In the last election, the Conservatives led the popular vote by 38% to 26%. This time around, things will probably be closer, and the new government will have more power relative to its legitimacy.

  9. As for Harper’s God comment, it gives me the absurd image of God and Harper strolling in heaven, and God saying: “Great job Steve! You cut some taxes a bit, and kept fighting in Afghanistan. If only you had been able to mandate prayer in schools and ban abortion.”

  10. The issue of Harper’s fundamentalism really bothers me – because it means either he’s lying about being a fundamentalist, or he’s lying about his social agenda. You can’t be an honest fundamentalist politician in a non-fundamentalist country.

  11. I also find it odd to imagine Harper’s imagined conversation with god.

    As the list above indicates, the 39th parliament really didn’t do all that much. It fiddled with political donations, extended our presence in Afghanistan (with Liberal support), ended the softwood lumber dispute, said some things about Quebec and the Kyoto Protocol (but didn’t do much on either), fixed election dates and then forgot about that, and passed some traditional gung-ho conservative lock ’em up crime laws. And there was the stimulus.

    That doesn’t really seem sufficient to interest deities of universal standing. That being said, Canadian politicians do sometimes have a deluded sense of how important Canada is, as well as how important their own legislative initiatives have been.

  12. A visit to the White House July 6 by Canadian Prime Minister Stephen Harper was intended to signal Canada’s commitment to maintaining security in an uncertain world. On June 29, the Harper government began unveiling a defense spending program, with outlays at a level that has not been seen in decades. Dubbed “Canada First,” the program calls for more than $17 billion ($15 billion U.S.) to acquire strategic- and tactical-lift airplanes, medium-to-heavy-lift helicopters, joint-support supply ships and thousands of army logistical trucks. Once delivered, this equipment will give Canada an independent ability to project its armed forces anywhere in the world.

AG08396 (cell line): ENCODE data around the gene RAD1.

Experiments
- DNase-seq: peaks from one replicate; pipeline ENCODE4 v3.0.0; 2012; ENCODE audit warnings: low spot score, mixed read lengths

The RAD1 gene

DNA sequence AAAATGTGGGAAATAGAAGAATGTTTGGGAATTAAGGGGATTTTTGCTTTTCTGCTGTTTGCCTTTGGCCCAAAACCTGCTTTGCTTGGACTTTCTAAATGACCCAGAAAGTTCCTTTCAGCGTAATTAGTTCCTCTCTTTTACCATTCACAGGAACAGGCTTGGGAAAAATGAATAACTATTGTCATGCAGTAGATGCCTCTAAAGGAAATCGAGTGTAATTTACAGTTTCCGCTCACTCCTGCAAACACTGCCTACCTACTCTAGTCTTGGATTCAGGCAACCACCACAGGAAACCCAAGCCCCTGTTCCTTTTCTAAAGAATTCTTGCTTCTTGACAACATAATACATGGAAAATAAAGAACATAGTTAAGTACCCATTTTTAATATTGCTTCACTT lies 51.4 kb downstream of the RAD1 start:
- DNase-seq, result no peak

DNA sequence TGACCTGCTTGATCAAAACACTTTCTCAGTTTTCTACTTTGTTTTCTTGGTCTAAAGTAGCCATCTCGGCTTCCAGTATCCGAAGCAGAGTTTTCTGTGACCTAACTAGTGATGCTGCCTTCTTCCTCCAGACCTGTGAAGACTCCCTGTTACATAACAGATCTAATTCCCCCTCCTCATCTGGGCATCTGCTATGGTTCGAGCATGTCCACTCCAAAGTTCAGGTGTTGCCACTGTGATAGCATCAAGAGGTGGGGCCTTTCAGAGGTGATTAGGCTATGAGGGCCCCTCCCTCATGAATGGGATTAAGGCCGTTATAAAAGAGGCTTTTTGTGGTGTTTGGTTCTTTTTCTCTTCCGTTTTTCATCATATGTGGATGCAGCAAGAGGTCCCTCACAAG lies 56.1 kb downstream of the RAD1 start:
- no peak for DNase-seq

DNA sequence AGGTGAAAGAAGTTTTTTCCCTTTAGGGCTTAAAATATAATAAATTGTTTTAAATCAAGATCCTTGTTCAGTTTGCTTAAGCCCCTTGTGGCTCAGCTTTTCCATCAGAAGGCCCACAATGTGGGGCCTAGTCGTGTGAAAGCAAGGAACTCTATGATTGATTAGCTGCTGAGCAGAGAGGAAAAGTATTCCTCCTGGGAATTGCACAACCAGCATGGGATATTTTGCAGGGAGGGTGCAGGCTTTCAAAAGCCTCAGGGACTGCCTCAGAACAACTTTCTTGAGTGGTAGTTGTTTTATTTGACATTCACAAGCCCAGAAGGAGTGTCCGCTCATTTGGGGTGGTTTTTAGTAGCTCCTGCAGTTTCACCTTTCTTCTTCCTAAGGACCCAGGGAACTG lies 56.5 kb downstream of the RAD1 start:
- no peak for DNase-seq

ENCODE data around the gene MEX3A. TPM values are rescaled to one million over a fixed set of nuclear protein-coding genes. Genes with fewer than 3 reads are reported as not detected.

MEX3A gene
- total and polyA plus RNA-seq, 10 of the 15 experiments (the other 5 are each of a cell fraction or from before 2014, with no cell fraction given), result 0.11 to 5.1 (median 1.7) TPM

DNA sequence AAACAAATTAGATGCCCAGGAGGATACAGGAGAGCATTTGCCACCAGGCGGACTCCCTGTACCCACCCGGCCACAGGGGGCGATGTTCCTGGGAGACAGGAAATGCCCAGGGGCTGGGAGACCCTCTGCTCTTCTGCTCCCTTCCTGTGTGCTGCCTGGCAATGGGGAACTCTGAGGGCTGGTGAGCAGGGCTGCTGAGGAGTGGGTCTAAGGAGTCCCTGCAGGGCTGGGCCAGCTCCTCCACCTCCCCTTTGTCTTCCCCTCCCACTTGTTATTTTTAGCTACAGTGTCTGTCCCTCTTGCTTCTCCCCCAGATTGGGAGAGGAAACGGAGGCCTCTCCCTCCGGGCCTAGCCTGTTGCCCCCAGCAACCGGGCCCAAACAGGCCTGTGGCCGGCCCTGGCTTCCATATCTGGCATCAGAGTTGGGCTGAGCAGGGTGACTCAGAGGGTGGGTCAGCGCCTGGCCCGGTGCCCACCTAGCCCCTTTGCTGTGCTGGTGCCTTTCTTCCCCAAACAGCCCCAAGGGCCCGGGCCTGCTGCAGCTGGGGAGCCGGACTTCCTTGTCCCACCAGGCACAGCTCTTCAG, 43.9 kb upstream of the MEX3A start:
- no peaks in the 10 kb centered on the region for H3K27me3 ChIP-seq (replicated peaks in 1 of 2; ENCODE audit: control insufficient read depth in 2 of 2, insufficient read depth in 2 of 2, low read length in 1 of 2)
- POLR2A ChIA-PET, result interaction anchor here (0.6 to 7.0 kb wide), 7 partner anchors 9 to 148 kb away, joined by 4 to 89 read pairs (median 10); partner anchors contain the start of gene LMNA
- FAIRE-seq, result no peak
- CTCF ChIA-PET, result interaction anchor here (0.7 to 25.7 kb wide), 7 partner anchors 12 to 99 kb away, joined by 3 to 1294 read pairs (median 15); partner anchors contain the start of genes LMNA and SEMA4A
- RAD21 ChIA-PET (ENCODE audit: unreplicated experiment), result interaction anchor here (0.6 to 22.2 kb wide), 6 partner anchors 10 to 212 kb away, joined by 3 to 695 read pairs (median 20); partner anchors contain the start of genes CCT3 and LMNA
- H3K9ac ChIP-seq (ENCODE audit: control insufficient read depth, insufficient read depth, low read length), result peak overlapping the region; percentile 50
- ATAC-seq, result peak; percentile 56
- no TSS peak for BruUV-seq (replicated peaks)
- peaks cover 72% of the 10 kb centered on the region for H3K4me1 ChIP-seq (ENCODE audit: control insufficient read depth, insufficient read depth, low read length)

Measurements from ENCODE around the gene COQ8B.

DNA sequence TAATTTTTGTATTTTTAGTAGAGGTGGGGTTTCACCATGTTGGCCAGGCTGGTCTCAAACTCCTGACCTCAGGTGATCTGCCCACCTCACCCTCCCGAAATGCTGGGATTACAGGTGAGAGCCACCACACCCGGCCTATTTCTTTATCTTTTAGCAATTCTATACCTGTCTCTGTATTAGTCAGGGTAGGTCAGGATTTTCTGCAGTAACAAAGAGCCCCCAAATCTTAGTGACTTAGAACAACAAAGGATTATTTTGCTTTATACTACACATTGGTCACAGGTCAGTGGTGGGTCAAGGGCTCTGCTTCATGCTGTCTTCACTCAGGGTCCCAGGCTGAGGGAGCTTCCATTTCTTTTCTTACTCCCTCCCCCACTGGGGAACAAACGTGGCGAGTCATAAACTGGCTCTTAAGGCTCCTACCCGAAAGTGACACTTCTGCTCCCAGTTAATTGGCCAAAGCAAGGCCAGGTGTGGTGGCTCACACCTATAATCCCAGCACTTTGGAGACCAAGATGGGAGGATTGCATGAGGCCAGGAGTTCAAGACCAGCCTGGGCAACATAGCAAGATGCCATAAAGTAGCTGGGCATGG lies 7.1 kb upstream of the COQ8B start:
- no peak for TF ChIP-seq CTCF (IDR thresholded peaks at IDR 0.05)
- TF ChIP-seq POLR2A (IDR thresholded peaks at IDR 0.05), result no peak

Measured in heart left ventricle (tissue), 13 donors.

These acquisitions — which likely will include C-17s and C-130J Hercules transports and CH-47 Chinook helicopters — will significantly boost the capabilities of the Canadian armed forces, which have been limited by severe budget cuts made by the previous Liberal government and have had to make do with antiquated and borrowed equipment. Their workhorse C-130s have been relied on for tactical transport since the early 1960s, and many are at the end of (if not past) their life expectancy. A NATO and NORAD ally, Canada has had to rely on contracted strategic aircraft to ferry personnel to and from distant theaters of operations, including their high-profile and sustained commitment in Afghanistan.

    The Canadians also realized this limitation when trying to mobilize and send their Disaster Assistance Response Team (DART) to Indonesia following the December 2004 tsunami; the DART team had to wait for days while an Antonov transport aircraft could be located and the terms of its lease finalized. In Afghanistan, the lack of heavy-lift helicopters capable of transporting troops and material on operations in the country’s thin mountain air has underscored the limits of Canada’s current military-transport capabilities.

  13. Iggy should look at the polls – there’s no way he can win

    Where would he pick up the 43 seats that the Liberals need to win?

    By L. IAN MACDONALD, FreelanceSeptember 9, 2009 5:03 AM

    There was another poll out yesterday confirming that the Liberals would be going into a fall election behind the Conservatives, which again makes you wonder why Michael Ignatieff wants to pull the trigger.

    A Strategic Counsel poll for CTV and the Globe and Mail has the Conservatives leading the Liberals 35 to 30 per cent, with the NDP at 14 per cent and the Bloc at 12 per cent nationally, which translates to 49 per cent in Quebec, with les rouges at 23 per cent and les bleus at 16 per cent.

    The Quebec part is wrong, I guarantee it. There’s no way the Bloc is that high, or the Libs that low. At 49 per cent, the Bloc would repeat its exploit of 2004 and win 54 seats. Even with a larger margin of error for regional breakouts, the Bloc’s support is overstated in this poll by about 10 points, while the Libs are understated by at least seven points. And the Conservatives are probably several points higher than 16 per cent here, closer to the 20 per cent threshold they need to retain most of their 10 seats in Quebec.